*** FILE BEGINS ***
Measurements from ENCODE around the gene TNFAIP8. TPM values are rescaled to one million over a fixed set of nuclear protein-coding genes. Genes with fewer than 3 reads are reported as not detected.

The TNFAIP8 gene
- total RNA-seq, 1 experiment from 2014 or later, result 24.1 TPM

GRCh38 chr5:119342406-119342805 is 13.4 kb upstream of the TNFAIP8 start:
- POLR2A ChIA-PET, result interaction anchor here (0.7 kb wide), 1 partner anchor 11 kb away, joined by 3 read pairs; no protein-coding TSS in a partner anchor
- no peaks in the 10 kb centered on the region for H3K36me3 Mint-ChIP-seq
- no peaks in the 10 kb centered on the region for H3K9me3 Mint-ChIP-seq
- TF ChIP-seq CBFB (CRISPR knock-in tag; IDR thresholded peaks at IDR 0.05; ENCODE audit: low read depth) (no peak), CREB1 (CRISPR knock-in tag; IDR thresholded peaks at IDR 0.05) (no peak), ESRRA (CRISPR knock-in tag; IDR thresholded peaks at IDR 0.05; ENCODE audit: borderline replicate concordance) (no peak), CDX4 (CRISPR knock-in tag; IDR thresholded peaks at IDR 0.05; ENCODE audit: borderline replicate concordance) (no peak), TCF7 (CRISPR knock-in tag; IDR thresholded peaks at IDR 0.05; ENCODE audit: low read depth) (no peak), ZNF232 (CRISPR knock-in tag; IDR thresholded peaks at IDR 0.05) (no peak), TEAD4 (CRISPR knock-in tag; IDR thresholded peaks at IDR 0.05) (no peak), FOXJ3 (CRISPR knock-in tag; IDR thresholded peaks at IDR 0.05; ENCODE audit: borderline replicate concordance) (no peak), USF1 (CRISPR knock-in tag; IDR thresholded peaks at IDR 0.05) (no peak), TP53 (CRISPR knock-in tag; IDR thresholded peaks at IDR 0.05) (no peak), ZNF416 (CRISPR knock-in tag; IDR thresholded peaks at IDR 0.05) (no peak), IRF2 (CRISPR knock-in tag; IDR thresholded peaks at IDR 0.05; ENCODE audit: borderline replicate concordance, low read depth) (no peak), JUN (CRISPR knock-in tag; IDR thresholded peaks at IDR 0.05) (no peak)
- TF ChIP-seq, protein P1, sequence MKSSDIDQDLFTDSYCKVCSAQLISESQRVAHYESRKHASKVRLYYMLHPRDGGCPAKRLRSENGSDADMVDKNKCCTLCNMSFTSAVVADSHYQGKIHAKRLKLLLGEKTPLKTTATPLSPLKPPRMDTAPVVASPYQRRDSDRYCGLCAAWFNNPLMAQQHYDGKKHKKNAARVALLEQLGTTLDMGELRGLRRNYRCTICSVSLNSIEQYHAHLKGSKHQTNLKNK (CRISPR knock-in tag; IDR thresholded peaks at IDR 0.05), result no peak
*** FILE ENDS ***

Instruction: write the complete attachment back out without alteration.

Measurements from ENCODE around the gene TNFAIP8. TPM values are rescaled to one million over a fixed set of nuclear protein-coding genes. Genes with fewer than 3 reads are reported as not detected.

The TNFAIP8 gene
- total RNA-seq, 1 experiment from 2014 or later, result 24.1 TPM

GRCh38 chr5:119342406-119342805 is 13.4 kb upstream of the TNFAIP8 start:
- POLR2A ChIA-PET, result interaction anchor here (0.7 kb wide), 1 partner anchor 11 kb away, joined by 3 read pairs; no protein-coding TSS in a partner anchor
- no peaks in the 10 kb centered on the region for H3K36me3 Mint-ChIP-seq
- no peaks in the 10 kb centered on the region for H3K9me3 Mint-ChIP-seq
- TF ChIP-seq CBFB (CRISPR knock-in tag; IDR thresholded peaks at IDR 0.05; ENCODE audit: low read depth) (no peak), CREB1 (CRISPR knock-in tag; IDR thresholded peaks at IDR 0.05) (no peak), ESRRA (CRISPR knock-in tag; IDR thresholded peaks at IDR 0.05; ENCODE audit: borderline replicate concordance) (no peak), CDX4 (CRISPR knock-in tag; IDR thresholded peaks at IDR 0.05; ENCODE audit: borderline replicate concordance) (no peak), TCF7 (CRISPR knock-in tag; IDR thresholded peaks at IDR 0.05; ENCODE audit: low read depth) (no peak), ZNF232 (CRISPR knock-in tag; IDR thresholded peaks at IDR 0.05) (no peak), TEAD4 (CRISPR knock-in tag; IDR thresholded peaks at IDR 0.05) (no peak), FOXJ3 (CRISPR knock-in tag; IDR thresholded peaks at IDR 0.05; ENCODE audit: borderline replicate concordance) (no peak), USF1 (CRISPR knock-in tag; IDR thresholded peaks at IDR 0.05) (no peak), TP53 (CRISPR knock-in tag; IDR thresholded peaks at IDR 0.05) (no peak), ZNF416 (CRISPR knock-in tag; IDR thresholded peaks at IDR 0.05) (no peak), IRF2 (CRISPR knock-in tag; IDR thresholded peaks at IDR 0.05; ENCODE audit: borderline replicate concordance, low read depth) (no peak), JUN (CRISPR knock-in tag; IDR thresholded peaks at IDR 0.05) (no peak)
- TF ChIP-seq, protein P1, sequence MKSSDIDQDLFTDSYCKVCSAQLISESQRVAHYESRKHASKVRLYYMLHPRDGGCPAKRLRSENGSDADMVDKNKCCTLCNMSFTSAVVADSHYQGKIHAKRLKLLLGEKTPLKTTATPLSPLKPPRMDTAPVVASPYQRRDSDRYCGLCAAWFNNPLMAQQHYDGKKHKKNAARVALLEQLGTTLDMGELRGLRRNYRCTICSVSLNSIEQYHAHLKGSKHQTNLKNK (CRISPR knock-in tag; IDR thresholded peaks at IDR 0.05), result no peak